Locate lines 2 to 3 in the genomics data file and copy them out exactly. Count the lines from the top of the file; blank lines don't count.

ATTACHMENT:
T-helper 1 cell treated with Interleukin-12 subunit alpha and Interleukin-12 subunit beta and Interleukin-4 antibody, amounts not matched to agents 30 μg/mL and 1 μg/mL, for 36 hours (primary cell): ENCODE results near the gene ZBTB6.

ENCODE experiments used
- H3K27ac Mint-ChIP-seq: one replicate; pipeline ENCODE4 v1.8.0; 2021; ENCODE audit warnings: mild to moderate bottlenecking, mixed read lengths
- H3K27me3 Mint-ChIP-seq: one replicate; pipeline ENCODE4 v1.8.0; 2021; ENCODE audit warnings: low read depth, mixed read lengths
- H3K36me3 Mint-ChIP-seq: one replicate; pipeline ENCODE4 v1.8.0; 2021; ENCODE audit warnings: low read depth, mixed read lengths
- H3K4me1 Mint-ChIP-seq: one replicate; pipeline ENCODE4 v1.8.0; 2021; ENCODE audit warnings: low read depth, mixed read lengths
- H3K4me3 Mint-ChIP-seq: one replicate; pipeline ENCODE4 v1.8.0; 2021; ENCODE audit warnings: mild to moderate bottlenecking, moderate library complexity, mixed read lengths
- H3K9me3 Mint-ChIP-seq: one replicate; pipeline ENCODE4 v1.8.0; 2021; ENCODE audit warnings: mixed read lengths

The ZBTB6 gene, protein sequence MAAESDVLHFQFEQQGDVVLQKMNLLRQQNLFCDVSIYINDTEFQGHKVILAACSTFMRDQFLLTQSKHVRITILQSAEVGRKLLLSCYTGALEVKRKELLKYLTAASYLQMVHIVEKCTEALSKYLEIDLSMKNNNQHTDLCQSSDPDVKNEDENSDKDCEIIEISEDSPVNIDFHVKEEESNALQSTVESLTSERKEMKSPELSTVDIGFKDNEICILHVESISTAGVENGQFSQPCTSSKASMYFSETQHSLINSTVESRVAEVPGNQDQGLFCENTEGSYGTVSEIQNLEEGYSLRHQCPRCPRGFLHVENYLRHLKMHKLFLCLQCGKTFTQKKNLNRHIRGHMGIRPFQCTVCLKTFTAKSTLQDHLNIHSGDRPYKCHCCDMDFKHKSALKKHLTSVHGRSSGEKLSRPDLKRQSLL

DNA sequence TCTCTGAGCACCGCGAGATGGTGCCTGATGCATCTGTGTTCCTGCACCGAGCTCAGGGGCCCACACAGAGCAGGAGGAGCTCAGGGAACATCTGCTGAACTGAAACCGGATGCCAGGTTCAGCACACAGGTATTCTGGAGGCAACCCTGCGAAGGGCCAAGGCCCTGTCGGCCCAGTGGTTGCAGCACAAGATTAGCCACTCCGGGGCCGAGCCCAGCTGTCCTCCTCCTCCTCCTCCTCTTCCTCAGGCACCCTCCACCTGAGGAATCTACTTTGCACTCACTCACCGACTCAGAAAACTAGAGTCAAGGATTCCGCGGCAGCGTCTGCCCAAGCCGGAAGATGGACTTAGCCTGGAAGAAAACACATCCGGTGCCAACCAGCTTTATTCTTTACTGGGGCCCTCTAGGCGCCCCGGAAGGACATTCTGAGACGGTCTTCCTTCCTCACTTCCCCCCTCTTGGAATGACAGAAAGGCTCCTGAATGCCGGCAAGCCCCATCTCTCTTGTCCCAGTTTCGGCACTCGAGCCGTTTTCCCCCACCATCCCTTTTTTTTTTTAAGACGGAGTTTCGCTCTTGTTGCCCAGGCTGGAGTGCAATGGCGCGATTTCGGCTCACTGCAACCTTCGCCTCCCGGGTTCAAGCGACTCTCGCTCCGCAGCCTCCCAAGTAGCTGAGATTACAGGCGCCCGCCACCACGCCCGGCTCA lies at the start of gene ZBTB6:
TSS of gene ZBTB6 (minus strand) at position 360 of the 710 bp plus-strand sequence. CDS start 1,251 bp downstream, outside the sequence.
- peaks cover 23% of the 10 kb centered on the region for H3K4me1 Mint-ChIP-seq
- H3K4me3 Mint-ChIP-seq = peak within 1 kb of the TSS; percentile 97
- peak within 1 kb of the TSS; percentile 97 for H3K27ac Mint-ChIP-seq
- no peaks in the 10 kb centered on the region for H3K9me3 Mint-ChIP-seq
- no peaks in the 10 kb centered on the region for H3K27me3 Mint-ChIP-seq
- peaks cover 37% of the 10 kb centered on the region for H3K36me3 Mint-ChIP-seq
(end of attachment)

ENCODE experiments used
- H3K27ac Mint-ChIP-seq: one replicate; pipeline ENCODE4 v1.8.0; 2021; ENCODE audit warnings: mild to moderate bottlenecking, mixed read lengths